Inside Iowa State
March 5, 1999
Raising the standards
by Kevin Brown
In her first job -- at an inner city high school in Denver, Colo. -- Ann Vail learned "we (teachers) can make a difference in people's lives."
The job, which involved working with 60 teen parents, "impacted the direction of my career," said Vail, assistant professor of family and consumer sciences education and studies. "These students lived at basic survival levels -- eating nutritious meals, obtaining shelter and acquiring clothing. I often think about those 60 young people. Today, their children would be the ages their parents were as my students. I've often wondered if those children's lives are better today than their parents' were."
It is that early teaching experience that drives Vail to nurture and advance the professional opportunities for family and consumer science (FCS) teachers. She was one of several professionals who collaboratively created the first-ever "National Standards for Secondary Education."
In a process that began two years ago, "FCS professionals came together to write national standards," Vail said. "There are 25,000 FCS programs in the United States -- the potential impact of this work is great."
The standards are a reference for legislators, administrators and instructors to evaluate their programs and ensure that students receive a uniform and broad-based education.
Vail said the standards created by the development panel were validated through 25 public forums around the country. Educators, parents, business leaders, government officials and others reviewed the standards and offered input. Vail participated in hearings in Park City, Utah, and Richmond, Va.
Armed with the feedback, Vail and others reworked the first draft. Participants from all 50 states contributed in some way to this phase of the project, Vail said. The eventual standards, published last May, were a joint effort of 37 states that put up the $750,000 project cost.
The standards are not mandates, but a guide, Vail stressed. No state or federal agencies have adopted them.
The standards are unique, she said, because most professional standards originate from organizations. This project was initiated and completed by FCS professionals seeking to directly improve the effectiveness of their teaching.
She said the standards also give FCS educators more authority and credibility as professional sources for making educational decisions.
"Before the national standards, FCS teachers weren't at the table on educational decisions regarding overall standards," Vail said. "Now, we have a place."
In Iowa, school officials in several cities have embraced the standards and are working to implement the project in their districts.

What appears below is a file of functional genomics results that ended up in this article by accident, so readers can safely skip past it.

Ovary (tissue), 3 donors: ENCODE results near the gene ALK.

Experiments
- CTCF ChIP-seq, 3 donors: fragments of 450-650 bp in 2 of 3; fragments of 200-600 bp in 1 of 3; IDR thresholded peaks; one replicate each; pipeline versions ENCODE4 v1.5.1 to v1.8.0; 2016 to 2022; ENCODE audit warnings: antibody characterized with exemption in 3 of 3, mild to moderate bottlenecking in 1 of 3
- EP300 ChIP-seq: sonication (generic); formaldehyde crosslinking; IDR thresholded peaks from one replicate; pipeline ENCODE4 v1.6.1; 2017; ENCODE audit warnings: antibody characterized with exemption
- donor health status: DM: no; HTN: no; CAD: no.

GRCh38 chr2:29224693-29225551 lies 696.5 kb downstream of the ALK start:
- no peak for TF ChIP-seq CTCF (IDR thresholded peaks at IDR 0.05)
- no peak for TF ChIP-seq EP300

One outgrowth of the standards project, Vail said, has been a statewide newsletter for FCS teachers sponsored by Families Extension.
Another is an administrator's handbook on FCS, completed in cooperation with the Association of Supervision and Curriculum Development, an organization that serves almost every school district in the nation.
"They came to us and said, 'We want you to write the FCS handbook,' which now is in the hands of every superintendent that is a member of the organization," Vail said. "The potential impact of that is phenomenal. It is used as a tool to improve their programs."
Iowa State people have had roles in each phase of the project because of the university's commitment to FCS education, she said.
A national commission now is reviewing the standards to strengthen implementation, she said. The commission is devoting a lot of work to developing assessment scenarios that are representative of what actually takes place in families or in the work place, she said. "Nationally, this is the direction we are trying to go."
From boardroom to classroom
It is that same level of critical thinking and scenario development that Vail brings to her popular "Educational Aspects of Family Social Issues" class.
"The class instructs teachers and others that they must be problem-solvers, but that they also must be teachers of problem solving," Vail said. "This is done by using and developing critical thinking skills and using issues analysis."
Each student in the class must select a two-sided issue and write a paper from both perspectives. The final exam is a poster session in which the student presents information, either as an advocate (taking a stance on the issue) or as an educator (educating about both sides of the issue).
Topics selected by students have included female circumcision, discipline in the schools, standardized testing of students, euthanasia, genetic engineering and hog lot issues.
Since the class qualifies as a diversity credit for students, Vail said there are students from a variety of majors and experiences.
"We all make decisions about information and sharing that information," Vail said. "This class is about developing the capacity to do that. The range of students adds a nice dimension of diversity."
The course teaches students to use and evaluate information to promote their own quality of life and not to depend upon the experts to do it, she said. "They also learn how to teach others to do the same."
Vail said the link between classroom and boardroom for her is the need to foster critical thinking skills and the awareness of change. Because "the best answer for today, may not be the best answer for tomorrow."
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